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Justice Anne M. Burke to Seek Full Term on Illinois Supreme Court

Press Release

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Location: Chicago, IL

Thursday, July 12, 2007

Illinois Supreme Court Justice Anne M. Burke today announced her candidacy for a full term on the state's highest court.

Burke has served as a Justice of the Illinois Supreme Court since July 6, 2006, after being selected by its members to succeed retiring Justice Mary Ann McMorrow. From 1995 until her appointment, Burke served as a Justice of the First District Appellate Court. Burke began her judicial career in 1987 when she became the first woman appointed as a judge on the Illinois Court of Claims.

"I have enjoyed the privilege of serving on the Supreme Court and I am hopeful that the voters will grant me the opportunity to continue that service," Burke said. "I can think of no greater public calling than to work for justice and fairness for the people of our state."

Attorney John B. Simon, a partner at Jenner & Block and former president of the Chicago Bar Association, will chair Burke's campaign. Named as co-chairs are: Northwestern University Law Professor and former State Comptroller Dawn Clark Netsch; former U.S. Appeals Court Judge and White House Counsel Abner J. Mikva; former Illinois Appellate Court Justice R. Eugene Pincham; former Illinois Appellate Court Justice David Cerda; and senior counsel at Sidley Austin and former Federal Communications Commission Chairman Newton N. Minow.

"I am pleased and honored that these respected leaders in the legal community have endorsed my candidacy and will serve on my steering committee," Burke said.

In addition to her 20-year career on the bench, Anne M. Burke has compiled a record of advocacy on behalf of children - especially the disabled and abused. As a young physical education teacher with the Chicago Park District, she worked in its first program for mentally disabled children. Out of that experience, she founded the Chicago Special Olympics in 1968. Later, she served as its director as it grew to become the International Special Olympics with branches in more than 160 countries.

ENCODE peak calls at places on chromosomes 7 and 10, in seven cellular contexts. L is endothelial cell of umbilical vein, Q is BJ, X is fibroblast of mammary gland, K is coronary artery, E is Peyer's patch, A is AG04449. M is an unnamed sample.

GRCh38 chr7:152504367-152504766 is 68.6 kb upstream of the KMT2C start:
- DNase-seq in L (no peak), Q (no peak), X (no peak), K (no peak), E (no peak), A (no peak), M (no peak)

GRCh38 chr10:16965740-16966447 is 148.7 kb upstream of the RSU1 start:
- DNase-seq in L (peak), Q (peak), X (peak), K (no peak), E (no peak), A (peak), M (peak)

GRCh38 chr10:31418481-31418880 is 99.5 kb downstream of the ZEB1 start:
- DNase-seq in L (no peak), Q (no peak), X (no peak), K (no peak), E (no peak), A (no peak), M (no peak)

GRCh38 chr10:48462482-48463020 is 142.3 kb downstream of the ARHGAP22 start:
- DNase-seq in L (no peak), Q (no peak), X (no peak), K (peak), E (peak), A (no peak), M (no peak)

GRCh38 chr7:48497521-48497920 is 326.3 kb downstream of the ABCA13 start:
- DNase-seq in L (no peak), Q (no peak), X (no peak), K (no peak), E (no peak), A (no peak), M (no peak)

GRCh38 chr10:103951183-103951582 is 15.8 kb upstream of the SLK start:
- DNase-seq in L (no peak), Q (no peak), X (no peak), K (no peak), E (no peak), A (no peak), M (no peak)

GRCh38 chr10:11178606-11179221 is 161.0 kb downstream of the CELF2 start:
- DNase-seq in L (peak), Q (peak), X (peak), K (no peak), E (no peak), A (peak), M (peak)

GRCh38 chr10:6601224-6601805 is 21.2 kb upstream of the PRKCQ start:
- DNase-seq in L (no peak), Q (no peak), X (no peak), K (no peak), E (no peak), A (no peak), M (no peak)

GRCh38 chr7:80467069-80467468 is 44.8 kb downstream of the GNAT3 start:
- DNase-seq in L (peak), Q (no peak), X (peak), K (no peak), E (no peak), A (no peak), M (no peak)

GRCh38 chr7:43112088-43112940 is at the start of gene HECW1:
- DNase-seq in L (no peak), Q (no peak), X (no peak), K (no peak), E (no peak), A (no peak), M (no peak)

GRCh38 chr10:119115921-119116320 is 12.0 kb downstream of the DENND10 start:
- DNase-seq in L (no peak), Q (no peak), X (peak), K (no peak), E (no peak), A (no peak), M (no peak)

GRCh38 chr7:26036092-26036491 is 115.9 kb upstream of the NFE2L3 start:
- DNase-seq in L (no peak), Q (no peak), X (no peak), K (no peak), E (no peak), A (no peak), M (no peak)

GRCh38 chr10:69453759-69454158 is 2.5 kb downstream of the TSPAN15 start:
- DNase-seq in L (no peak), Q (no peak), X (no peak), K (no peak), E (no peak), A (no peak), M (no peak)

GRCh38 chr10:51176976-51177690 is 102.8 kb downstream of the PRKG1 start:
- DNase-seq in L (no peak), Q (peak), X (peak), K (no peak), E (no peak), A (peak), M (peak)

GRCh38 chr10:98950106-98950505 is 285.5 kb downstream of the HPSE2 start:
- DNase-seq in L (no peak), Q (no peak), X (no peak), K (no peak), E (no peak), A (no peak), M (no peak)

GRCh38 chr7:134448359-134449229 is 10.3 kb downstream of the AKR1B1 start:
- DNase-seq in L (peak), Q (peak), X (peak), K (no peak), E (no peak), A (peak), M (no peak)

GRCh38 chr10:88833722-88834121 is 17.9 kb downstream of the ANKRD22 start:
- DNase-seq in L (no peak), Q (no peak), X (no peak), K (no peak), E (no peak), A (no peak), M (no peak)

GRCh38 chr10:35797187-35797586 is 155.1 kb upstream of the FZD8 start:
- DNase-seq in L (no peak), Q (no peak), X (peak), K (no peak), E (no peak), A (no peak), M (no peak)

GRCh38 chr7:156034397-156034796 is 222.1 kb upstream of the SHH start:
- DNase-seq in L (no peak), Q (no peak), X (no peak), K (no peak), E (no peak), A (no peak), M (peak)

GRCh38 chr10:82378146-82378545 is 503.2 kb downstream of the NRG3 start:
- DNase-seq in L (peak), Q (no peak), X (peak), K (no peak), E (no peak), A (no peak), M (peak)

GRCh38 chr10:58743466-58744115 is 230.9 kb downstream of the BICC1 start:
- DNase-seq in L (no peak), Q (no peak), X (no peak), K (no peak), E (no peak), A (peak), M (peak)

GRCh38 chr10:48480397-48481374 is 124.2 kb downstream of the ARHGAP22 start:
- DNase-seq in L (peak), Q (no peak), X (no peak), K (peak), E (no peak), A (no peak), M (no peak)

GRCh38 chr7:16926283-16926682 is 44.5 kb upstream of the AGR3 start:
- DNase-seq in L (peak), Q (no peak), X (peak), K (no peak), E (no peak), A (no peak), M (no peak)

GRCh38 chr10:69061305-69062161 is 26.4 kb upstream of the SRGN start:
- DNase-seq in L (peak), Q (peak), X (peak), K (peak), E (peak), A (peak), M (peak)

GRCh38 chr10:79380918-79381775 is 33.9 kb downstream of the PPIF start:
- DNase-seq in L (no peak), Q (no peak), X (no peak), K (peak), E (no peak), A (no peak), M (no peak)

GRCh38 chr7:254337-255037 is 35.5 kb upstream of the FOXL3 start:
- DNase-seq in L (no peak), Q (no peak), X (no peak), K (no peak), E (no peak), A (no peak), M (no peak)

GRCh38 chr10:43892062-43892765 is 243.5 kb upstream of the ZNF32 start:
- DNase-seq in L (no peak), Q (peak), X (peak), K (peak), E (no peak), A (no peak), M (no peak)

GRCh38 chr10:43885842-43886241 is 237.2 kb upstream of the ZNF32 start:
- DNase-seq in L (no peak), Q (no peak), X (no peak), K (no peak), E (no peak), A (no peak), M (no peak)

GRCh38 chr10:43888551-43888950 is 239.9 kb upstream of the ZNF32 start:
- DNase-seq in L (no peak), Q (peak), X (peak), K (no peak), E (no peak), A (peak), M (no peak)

Following her graduation from Chicago-Kent College of Law in 1983, Burke began a neighborhood law practice that included representing the interests of children and families in cases involving neglect, abuse, delinquency and parental custody.

After a series of scandals in which the state failed to protect abused children, Governor Jim Edgar appointed Anne Burke to serve as Special Counsel for Child Welfare Services, where she brought significant reforms in the Cook County juvenile justice system. These included better coordination among the various governmental agencies responsible for protecting children.

For more than two years, Burke served as Interim Chair of the National Review Board of the United States Conference of Catholic Bishops, investigating the causes and effects of abuse of children by members of the clergy. Under her leadership, the Board established guidelines and policies to respond to the problem. In a final report, Burke voiced public criticism of the church hierarchy for its failure to adequately respond to the crisis.

Prior to joining the Supreme Court, Burke was appointed by its members to serve on the Illinois Courts Commission, the Special Commission on the Administration of Justice and the Board of Admissions to the Bar. She is a frequent speaker and panelist before many bar associations.

In addition to her law degree from Chicago-Kent, Burke received a B.A. in Education from DePaul University in 1976 and has been awarded a number of honorary degrees. She has served as president of Special Children's Charities and the Caritas Foundation, and as a trustee of DePaul University, Loyola University, the Chicago Public Library Foundation, St. Xavier University, Persons with Disabilities Fund, Chicago Community Trust, River North Dance Company, Lincoln Park Zoological Society and St. Rose School for the Mentally Disabled.

Justice Burke is seeking to be elected from the Supreme Court's First District, which is comprised of Cook County. She is the third woman to serve on the state's highest court. A Democrat, she will run in the primary election on February 5, 2008.


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